You’ve probably heard the terms proofreader, copy editor and maybe even substantive editor, but what can these people do for you and your writing? There are many levels of editing available to you. Here’s a brief explanation to help you determine the type of editing you need.
The most basic form of editing is proofreading. The proofreader looks for typos, spelling mistakes and basic grammar errors. She also looks for continuity problems. If a company name is spelled one way on page two, the proofreader should notice if it’s spelled differently on page nine.
A copy editor will take your document a step further. He will look for issues with style, and may suggest better words or phrases for your document. Most copy editors and proofreaders will cover both editing aspects for you.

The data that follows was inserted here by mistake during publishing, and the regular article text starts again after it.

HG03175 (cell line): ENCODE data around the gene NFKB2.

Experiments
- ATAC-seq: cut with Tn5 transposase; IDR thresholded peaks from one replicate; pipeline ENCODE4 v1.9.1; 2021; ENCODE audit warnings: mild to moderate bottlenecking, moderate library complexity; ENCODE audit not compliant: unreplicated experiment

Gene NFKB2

If you have a lengthy document or you lack confidence in your writing skills, you may wish to employ the services of a substantive editor. She will look at the “big picture” of your document and suggest large changes, such as adding, moving or removing entire sections. She may rewrite troubled passages for you.
Many professionals can seamlessly blend all three editing tasks. Regardless of the type of help you need, the editor should work with you to improve your documents. Think of your editor as your partner in creating clear communications.